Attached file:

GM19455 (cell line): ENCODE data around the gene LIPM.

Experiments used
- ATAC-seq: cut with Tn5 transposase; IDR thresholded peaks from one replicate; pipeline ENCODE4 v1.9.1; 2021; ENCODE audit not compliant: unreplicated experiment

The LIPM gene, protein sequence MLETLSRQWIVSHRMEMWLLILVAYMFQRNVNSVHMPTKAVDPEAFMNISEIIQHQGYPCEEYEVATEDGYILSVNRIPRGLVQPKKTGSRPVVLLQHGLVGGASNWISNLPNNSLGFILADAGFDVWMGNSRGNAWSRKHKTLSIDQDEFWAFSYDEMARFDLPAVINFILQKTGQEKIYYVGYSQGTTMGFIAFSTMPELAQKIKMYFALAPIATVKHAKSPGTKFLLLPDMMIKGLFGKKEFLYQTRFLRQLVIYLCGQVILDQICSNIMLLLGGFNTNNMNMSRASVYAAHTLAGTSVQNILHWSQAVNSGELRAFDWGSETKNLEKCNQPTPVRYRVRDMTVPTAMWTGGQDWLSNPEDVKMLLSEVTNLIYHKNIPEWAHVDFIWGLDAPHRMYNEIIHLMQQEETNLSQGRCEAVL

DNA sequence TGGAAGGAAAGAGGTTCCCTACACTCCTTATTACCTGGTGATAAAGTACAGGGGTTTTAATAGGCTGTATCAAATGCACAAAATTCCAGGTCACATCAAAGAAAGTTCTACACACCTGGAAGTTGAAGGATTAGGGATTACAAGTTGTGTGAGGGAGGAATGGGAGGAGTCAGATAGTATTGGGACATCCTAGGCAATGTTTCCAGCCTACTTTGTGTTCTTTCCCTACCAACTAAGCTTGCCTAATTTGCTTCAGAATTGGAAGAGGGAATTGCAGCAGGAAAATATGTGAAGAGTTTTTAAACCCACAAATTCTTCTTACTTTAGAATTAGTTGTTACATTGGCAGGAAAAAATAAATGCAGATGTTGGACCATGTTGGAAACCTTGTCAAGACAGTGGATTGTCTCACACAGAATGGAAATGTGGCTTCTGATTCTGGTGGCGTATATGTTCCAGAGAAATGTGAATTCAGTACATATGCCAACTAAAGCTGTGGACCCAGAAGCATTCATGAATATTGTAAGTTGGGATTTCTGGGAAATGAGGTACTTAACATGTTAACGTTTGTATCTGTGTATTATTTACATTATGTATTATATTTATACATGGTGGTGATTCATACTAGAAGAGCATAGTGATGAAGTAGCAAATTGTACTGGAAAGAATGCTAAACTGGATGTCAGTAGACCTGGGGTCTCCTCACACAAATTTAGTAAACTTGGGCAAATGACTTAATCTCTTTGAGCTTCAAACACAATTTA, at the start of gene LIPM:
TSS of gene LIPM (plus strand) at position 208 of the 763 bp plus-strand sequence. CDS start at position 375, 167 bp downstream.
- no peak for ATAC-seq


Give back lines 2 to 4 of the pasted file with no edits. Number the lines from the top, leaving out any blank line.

Experiments used
- ATAC-seq: cut with Tn5 transposase; IDR thresholded peaks from one replicate; pipeline ENCODE4 v1.9.1; 2021; ENCODE audit not compliant: unreplicated experiment

The LIPM gene, protein sequence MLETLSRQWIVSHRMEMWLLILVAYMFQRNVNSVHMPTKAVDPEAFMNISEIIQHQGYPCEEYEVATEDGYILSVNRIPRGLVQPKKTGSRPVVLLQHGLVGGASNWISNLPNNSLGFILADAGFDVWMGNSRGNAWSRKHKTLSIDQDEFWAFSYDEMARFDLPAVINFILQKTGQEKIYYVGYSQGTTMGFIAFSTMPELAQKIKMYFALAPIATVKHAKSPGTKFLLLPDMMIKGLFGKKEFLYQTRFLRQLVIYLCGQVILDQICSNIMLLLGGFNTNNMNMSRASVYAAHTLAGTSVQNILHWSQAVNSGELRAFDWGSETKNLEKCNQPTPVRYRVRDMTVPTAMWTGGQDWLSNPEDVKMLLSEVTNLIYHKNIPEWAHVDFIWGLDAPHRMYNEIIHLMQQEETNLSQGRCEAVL